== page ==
Mirror of Justice

A blog dedicated to the development of Catholic legal theory.
Affiliated with the Program on Church, State & Society at Notre Dame Law School.

Monday, April 8, 2013

Catholic "Traditionalists" v. Pope Francis

University of St. Thomas law professor Charles Reid has a thoughtful commentary on the phenomenon at ReligiousLeftLaw, here.  I think many MOJ readers will be interested.

https://mirrorofjustice.blogs.com/mirrorofjustice/2013/04/catholic-traditionalists-v-pope-francis.html

Perry, Michael | Permalink

Comments


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Only men have their feet washed on Holy Thursday because it was on Holy Thursday that Christ instituted The Sacrament of Holy Orders to the twelve apostles.

Posted by: Nancy | Apr 8, 2013 1:41:23 PM

That should read eleven apostles, as it appears that although Christ washed the feet of Judas in preparation for The Sacrament of Holy Orders, Judas left before Christ instituted The Sacrament of Holy Orders.

Posted by: Nancy | Apr 8, 2013 2:36:32 PM

I would identify myself as a "moderate traditionalist" in that I see value in the traditional latin mass, sacred art, and sacred music. Pope Benedict did an enormous service for the Church when he reminded us that these things should not be discarded, but cultivated. He reminded us that Church was not born in 1960, that it has a rich legacy to be drawn upon. Yes, the Church must change, but it should not reject that which has cultivated the faith of the saints for centuries.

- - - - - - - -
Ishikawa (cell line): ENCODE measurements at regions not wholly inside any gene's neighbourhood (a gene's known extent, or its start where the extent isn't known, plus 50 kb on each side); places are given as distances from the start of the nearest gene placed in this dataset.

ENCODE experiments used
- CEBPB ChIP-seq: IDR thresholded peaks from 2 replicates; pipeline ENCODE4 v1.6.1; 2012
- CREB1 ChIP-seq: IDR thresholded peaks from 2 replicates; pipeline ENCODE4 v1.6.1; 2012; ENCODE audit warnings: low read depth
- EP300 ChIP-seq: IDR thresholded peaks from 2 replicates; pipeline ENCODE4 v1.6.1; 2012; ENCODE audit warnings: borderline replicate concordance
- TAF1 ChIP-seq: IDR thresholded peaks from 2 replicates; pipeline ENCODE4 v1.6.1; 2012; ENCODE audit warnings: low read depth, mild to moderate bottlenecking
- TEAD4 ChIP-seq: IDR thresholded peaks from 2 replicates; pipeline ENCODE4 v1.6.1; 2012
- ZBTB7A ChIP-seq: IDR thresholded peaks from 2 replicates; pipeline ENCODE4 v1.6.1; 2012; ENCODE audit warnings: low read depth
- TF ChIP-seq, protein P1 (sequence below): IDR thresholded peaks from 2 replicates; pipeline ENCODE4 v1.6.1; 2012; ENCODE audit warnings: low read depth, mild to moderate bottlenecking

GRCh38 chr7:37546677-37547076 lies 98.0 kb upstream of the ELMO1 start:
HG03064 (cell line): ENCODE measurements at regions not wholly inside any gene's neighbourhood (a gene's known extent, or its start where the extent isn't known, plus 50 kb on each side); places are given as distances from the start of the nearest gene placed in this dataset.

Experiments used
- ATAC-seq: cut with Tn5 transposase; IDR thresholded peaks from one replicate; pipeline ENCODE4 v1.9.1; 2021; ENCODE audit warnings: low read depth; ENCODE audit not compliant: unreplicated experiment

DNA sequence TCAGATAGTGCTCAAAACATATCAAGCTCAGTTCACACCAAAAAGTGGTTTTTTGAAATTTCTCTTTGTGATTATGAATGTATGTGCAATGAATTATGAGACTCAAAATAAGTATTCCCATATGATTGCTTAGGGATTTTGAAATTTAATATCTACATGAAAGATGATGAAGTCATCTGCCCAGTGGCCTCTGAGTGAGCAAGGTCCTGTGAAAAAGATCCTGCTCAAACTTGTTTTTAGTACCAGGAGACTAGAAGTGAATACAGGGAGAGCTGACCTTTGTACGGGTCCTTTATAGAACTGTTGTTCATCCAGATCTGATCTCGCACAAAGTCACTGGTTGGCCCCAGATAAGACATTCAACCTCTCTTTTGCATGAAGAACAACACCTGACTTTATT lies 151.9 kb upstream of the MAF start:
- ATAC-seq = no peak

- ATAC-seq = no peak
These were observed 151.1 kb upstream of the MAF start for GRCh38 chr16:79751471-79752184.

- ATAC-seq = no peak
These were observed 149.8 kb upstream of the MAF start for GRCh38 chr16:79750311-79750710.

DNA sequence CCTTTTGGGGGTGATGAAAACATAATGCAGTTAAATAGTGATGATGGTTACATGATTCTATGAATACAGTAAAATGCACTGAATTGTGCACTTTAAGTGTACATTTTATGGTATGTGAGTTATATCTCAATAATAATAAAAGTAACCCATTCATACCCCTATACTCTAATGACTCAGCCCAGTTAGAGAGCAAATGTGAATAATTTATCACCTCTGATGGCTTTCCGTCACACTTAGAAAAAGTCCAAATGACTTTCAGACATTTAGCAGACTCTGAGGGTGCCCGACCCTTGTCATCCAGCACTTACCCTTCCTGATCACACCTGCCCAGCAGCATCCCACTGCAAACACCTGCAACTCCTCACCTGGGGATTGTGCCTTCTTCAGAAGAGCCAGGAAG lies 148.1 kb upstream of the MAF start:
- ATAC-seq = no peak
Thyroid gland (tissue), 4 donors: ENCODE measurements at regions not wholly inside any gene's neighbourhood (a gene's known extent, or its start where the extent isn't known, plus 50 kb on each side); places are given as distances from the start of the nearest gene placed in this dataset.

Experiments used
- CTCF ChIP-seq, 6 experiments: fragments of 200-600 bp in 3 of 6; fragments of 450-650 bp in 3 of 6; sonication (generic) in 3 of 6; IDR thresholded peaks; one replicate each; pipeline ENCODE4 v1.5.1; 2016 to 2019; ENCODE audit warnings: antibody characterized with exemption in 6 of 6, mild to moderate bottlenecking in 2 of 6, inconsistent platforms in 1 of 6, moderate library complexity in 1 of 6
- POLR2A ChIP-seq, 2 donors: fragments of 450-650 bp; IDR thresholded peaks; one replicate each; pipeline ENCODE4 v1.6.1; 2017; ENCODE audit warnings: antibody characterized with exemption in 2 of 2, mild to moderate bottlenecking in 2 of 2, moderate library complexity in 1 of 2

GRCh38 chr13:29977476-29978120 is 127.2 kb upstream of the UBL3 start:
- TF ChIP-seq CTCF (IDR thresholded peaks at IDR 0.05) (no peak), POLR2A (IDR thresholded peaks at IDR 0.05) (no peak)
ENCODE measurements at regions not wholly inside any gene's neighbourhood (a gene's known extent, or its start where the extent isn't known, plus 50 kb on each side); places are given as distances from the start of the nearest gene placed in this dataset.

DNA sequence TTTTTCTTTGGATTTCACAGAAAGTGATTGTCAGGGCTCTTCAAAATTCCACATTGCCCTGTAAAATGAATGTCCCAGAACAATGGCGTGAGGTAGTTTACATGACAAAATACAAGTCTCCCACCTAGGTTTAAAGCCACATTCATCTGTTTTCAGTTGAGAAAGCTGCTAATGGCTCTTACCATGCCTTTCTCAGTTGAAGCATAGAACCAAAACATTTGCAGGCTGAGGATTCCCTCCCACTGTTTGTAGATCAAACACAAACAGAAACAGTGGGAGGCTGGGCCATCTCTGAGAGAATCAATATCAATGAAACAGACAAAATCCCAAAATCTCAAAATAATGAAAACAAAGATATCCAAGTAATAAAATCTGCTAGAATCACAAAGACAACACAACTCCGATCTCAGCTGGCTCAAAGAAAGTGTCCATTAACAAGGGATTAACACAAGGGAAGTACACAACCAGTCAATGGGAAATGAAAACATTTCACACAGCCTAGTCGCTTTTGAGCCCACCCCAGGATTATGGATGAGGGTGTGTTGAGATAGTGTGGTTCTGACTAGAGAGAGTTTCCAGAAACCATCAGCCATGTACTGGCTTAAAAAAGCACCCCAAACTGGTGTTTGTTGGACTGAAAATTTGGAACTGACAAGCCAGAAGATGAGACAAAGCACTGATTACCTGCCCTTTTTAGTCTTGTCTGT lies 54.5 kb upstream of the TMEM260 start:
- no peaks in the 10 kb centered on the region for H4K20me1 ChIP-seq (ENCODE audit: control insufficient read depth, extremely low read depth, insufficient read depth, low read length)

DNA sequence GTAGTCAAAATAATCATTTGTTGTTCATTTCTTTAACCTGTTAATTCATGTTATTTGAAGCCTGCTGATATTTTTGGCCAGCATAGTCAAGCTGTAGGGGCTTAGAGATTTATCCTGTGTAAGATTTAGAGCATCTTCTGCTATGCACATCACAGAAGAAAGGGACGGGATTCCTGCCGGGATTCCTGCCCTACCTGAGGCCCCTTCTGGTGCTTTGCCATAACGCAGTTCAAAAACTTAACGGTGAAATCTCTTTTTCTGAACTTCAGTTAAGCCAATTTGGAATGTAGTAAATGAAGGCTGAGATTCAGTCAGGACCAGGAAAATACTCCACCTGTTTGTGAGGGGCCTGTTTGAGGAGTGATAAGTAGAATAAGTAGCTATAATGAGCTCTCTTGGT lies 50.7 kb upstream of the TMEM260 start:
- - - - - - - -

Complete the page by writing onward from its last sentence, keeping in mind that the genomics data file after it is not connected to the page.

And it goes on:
In the words of Joseph Ratzinger:

"If the Church is to continue to transform and humanize the world, how can she dispense with beauty in her liturgies, that beauty which is so closely linked with love and with the radiance of the Resurrection? No. Christians must not be too easily satisfied. They must make their Church into a place where beauty - and hence truth - is at home. Without this the world will become the first circle of hell."

And as Pope Benedict:

"Beauty, then, is not mere decoration, but rather an essential element of the liturgical action, since it is an attribute of God himself and his revelation. These considerations should make us realize the care which is needed, if the liturgical action is to reflect its innate splendour."

My beef is not with Pope Francis, but with everyone (particularly in the media and the Catholic left) who is pitting Pope Francis against Pope Benedict. I don't think Pope Francis wants or desires this.

Yes, there are plenty of traditionalist cranks, but we should not forget how much the Church has suffered from the iconocalsm of recent decades--Churches white washed, gorgeous sacnctuaries and altars destroyed. Pope Benedict clearly taught us that these actions were crimes against the faith.

I'll end this with John Paul II's beautiful words in his encyclical on the Eucharist: